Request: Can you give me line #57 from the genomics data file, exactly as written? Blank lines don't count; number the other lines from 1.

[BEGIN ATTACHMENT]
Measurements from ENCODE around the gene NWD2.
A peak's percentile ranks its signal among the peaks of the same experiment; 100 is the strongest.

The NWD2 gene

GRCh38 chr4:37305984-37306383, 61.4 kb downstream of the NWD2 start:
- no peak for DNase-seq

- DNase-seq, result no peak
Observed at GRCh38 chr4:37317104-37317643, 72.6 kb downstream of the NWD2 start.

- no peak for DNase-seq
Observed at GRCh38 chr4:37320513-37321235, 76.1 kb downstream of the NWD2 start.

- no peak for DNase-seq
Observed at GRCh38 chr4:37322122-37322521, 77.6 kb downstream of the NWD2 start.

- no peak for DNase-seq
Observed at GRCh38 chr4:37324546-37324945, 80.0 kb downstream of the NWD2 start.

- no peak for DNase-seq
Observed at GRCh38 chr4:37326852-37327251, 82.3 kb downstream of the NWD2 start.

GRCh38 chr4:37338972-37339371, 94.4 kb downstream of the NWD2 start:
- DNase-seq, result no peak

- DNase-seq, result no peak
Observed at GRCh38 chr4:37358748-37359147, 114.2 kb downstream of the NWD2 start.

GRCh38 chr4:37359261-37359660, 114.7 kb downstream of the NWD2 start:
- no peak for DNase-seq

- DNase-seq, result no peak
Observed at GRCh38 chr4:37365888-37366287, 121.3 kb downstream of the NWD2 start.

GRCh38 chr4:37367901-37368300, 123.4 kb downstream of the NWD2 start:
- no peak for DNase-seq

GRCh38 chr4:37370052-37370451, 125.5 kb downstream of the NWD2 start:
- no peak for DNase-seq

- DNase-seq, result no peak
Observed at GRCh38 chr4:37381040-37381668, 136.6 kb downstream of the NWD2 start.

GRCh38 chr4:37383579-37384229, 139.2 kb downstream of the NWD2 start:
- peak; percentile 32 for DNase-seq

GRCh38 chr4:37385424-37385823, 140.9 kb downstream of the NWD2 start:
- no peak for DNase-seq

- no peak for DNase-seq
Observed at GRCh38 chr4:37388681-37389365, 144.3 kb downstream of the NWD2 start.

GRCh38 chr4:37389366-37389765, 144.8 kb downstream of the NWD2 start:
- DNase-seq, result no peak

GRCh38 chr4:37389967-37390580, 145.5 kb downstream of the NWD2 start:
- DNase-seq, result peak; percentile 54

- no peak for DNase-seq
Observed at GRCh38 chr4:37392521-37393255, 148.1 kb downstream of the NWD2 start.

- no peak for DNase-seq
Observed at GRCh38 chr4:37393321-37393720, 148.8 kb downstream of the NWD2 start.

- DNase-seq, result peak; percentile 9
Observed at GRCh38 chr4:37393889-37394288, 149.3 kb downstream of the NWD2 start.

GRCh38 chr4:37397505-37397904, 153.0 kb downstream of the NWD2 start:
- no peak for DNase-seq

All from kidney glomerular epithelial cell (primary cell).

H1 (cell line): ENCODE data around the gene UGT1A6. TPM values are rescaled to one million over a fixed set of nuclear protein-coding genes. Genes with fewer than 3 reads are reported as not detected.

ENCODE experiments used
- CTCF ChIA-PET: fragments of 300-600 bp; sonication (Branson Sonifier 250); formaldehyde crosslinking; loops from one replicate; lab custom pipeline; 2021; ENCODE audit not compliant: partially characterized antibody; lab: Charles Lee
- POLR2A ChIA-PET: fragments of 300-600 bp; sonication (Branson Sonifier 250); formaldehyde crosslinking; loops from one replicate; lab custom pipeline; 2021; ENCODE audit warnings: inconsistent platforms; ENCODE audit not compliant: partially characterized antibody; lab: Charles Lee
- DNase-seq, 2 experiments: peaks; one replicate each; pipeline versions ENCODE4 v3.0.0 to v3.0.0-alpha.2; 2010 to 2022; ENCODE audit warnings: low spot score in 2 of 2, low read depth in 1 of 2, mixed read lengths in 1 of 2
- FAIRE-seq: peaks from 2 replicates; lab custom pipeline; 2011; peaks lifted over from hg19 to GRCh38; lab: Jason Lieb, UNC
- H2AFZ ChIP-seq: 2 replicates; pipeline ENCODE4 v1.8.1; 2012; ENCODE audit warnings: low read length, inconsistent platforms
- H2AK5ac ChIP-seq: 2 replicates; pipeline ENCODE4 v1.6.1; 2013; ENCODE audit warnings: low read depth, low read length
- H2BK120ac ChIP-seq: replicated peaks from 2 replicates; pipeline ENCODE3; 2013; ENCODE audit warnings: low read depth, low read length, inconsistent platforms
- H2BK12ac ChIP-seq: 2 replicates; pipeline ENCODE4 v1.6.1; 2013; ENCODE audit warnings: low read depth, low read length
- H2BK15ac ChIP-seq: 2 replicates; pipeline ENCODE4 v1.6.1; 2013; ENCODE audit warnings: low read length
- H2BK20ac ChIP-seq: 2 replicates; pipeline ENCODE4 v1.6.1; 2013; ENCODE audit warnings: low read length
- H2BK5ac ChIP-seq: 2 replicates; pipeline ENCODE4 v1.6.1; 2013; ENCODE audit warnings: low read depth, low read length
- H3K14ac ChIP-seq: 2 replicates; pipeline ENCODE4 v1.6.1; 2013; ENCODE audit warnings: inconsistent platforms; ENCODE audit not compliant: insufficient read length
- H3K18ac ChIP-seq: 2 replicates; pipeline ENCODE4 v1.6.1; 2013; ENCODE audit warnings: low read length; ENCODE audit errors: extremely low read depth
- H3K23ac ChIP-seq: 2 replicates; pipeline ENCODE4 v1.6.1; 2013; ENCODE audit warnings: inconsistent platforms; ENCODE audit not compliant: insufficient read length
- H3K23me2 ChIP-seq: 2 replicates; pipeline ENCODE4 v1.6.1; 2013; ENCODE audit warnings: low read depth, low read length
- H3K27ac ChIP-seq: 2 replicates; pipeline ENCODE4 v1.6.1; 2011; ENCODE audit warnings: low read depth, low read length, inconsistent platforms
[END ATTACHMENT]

- H2BK120ac ChIP-seq: replicated peaks from 2 replicates; pipeline ENCODE3; 2013; ENCODE audit warnings: low read depth, low read length, inconsistent platforms